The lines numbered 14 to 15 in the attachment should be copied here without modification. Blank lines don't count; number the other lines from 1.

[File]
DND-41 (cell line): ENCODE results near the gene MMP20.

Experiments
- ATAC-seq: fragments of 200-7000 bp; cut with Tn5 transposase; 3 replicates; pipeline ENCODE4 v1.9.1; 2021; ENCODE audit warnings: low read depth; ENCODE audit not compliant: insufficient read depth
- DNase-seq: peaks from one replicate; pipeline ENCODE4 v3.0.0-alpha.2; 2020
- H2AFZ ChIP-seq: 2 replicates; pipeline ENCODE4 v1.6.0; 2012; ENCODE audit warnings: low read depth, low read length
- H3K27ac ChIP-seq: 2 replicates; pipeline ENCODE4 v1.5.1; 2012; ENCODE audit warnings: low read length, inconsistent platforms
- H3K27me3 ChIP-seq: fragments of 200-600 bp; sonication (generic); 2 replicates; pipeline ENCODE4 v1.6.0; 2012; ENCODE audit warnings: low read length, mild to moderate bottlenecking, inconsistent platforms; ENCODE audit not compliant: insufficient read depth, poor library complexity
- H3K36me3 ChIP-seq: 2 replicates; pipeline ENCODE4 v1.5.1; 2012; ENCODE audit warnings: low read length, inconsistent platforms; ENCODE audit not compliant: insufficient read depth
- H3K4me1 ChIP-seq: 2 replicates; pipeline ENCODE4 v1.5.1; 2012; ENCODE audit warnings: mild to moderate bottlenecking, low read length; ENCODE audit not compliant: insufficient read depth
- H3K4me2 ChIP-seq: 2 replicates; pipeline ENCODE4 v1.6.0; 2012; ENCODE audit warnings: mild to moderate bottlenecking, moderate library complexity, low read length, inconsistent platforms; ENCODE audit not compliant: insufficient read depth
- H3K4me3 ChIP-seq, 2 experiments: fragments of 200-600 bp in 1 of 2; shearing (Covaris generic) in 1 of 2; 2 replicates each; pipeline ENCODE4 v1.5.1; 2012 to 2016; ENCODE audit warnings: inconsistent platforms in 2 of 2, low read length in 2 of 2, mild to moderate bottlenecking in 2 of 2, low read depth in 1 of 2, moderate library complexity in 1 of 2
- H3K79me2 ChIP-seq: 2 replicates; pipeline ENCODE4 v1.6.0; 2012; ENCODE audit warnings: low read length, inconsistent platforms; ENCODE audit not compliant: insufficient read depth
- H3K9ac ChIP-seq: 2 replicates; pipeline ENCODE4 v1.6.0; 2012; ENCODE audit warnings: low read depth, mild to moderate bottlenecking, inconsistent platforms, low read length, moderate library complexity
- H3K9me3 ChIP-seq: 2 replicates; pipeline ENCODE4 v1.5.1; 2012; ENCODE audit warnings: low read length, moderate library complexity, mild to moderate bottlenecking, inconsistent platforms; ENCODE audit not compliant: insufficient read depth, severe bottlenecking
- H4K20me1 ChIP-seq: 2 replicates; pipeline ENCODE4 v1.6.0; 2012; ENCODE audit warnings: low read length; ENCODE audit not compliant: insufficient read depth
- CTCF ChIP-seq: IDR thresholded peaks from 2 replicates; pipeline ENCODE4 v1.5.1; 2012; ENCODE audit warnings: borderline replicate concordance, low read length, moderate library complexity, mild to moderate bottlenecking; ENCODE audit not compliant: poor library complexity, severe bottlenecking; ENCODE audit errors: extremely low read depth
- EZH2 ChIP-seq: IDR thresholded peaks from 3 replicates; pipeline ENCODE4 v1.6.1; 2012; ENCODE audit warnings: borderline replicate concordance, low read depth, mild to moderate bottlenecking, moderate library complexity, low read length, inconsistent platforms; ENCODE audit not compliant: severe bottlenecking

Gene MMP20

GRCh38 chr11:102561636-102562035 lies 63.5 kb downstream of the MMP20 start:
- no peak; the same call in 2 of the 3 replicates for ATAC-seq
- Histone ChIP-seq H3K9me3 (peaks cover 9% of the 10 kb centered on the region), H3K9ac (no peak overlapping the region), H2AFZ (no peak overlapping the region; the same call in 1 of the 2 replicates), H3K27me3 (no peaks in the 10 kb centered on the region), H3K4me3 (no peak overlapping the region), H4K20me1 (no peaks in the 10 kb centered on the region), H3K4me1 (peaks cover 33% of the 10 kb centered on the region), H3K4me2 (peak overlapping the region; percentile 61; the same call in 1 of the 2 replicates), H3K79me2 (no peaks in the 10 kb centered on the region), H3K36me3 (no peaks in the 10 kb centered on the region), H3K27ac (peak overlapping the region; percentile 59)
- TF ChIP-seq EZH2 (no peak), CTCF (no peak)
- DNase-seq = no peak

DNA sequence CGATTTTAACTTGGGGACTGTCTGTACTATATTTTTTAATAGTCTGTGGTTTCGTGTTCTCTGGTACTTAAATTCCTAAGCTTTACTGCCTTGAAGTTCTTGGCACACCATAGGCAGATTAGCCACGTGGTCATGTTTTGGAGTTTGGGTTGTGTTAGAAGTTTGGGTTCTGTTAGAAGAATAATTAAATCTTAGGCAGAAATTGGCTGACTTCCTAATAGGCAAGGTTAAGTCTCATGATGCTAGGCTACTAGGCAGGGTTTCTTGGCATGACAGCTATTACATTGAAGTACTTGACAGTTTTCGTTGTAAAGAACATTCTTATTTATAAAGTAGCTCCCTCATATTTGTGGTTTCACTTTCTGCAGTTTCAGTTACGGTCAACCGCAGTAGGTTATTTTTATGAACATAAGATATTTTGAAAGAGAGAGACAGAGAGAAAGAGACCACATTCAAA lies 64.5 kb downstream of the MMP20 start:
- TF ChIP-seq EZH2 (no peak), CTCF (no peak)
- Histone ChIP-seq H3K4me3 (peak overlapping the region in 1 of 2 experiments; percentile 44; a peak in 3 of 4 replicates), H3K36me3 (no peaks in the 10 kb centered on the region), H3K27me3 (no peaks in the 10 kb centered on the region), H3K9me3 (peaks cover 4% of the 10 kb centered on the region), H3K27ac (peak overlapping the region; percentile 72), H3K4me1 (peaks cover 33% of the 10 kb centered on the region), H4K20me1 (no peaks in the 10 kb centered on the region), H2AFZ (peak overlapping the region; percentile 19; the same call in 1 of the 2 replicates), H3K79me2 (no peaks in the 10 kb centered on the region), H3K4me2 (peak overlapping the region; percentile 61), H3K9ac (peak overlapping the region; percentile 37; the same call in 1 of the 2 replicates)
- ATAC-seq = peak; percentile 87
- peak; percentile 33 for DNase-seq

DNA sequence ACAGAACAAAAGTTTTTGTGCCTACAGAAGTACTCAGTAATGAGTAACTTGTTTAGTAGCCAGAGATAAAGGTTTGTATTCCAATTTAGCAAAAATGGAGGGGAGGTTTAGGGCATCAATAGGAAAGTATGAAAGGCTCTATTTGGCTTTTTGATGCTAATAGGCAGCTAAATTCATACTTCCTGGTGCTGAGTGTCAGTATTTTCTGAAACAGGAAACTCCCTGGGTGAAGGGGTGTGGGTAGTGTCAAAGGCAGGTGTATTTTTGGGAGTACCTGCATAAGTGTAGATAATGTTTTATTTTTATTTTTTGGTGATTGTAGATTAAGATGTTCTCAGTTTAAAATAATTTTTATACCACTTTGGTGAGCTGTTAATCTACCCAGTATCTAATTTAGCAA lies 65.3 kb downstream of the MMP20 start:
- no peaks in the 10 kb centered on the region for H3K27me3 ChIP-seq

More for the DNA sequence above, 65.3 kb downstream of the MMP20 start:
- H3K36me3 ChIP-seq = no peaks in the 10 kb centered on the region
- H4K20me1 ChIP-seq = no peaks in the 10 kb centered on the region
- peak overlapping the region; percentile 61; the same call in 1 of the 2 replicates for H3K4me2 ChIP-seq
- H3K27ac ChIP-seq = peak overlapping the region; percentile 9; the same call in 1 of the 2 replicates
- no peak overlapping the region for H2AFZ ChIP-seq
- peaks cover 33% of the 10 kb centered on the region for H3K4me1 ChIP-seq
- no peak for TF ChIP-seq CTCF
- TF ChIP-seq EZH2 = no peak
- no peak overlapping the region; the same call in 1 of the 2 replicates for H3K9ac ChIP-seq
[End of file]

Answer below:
- H3K9me3 ChIP-seq: 2 replicates; pipeline ENCODE4 v1.5.1; 2012; ENCODE audit warnings: low read length, moderate library complexity, mild to moderate bottlenecking, inconsistent platforms; ENCODE audit not compliant: insufficient read depth, severe bottlenecking
- H4K20me1 ChIP-seq: 2 replicates; pipeline ENCODE4 v1.6.0; 2012; ENCODE audit warnings: low read length; ENCODE audit not compliant: insufficient read depth